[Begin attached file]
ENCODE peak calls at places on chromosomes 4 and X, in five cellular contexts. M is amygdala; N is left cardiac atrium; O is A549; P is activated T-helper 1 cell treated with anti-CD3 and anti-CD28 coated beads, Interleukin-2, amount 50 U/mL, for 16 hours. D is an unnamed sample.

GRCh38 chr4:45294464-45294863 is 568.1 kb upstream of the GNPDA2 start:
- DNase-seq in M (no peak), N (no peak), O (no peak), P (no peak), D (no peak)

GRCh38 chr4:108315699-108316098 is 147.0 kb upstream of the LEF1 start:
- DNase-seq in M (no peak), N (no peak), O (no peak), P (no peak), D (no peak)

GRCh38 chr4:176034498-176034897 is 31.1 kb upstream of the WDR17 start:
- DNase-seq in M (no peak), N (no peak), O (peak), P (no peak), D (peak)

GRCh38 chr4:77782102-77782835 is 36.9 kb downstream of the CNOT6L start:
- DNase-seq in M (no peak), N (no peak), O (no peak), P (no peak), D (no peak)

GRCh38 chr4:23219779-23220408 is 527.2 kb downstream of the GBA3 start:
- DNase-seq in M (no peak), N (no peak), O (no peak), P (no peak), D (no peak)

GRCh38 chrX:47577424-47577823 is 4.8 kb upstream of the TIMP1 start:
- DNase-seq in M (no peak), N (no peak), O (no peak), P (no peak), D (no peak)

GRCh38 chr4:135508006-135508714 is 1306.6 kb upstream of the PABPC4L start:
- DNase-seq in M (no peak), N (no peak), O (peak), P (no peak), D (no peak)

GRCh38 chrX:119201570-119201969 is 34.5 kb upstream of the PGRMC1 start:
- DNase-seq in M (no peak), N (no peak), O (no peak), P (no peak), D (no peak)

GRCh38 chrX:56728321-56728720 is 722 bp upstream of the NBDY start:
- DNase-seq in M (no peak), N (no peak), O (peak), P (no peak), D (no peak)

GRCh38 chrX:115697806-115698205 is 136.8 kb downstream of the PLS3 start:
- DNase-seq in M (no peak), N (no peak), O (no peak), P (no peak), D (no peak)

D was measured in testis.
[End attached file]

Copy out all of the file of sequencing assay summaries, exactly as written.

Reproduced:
ENCODE peak calls at places on chromosomes 4 and X, in five cellular contexts. M is amygdala; N is left cardiac atrium; O is A549; P is activated T-helper 1 cell treated with anti-CD3 and anti-CD28 coated beads, Interleukin-2, amount 50 U/mL, for 16 hours. D is an unnamed sample.

GRCh38 chr4:45294464-45294863 is 568.1 kb upstream of the GNPDA2 start:
- DNase-seq in M (no peak), N (no peak), O (no peak), P (no peak), D (no peak)

GRCh38 chr4:108315699-108316098 is 147.0 kb upstream of the LEF1 start:
- DNase-seq in M (no peak), N (no peak), O (no peak), P (no peak), D (no peak)

GRCh38 chr4:176034498-176034897 is 31.1 kb upstream of the WDR17 start:
- DNase-seq in M (no peak), N (no peak), O (peak), P (no peak), D (peak)

GRCh38 chr4:77782102-77782835 is 36.9 kb downstream of the CNOT6L start:
- DNase-seq in M (no peak), N (no peak), O (no peak), P (no peak), D (no peak)

GRCh38 chr4:23219779-23220408 is 527.2 kb downstream of the GBA3 start:
- DNase-seq in M (no peak), N (no peak), O (no peak), P (no peak), D (no peak)

GRCh38 chrX:47577424-47577823 is 4.8 kb upstream of the TIMP1 start:
- DNase-seq in M (no peak), N (no peak), O (no peak), P (no peak), D (no peak)

GRCh38 chr4:135508006-135508714 is 1306.6 kb upstream of the PABPC4L start:
- DNase-seq in M (no peak), N (no peak), O (peak), P (no peak), D (no peak)

GRCh38 chrX:119201570-119201969 is 34.5 kb upstream of the PGRMC1 start:
- DNase-seq in M (no peak), N (no peak), O (no peak), P (no peak), D (no peak)

GRCh38 chrX:56728321-56728720 is 722 bp upstream of the NBDY start:
- DNase-seq in M (no peak), N (no peak), O (peak), P (no peak), D (no peak)

GRCh38 chrX:115697806-115698205 is 136.8 kb downstream of the PLS3 start:
- DNase-seq in M (no peak), N (no peak), O (no peak), P (no peak), D (no peak)

D was measured in testis.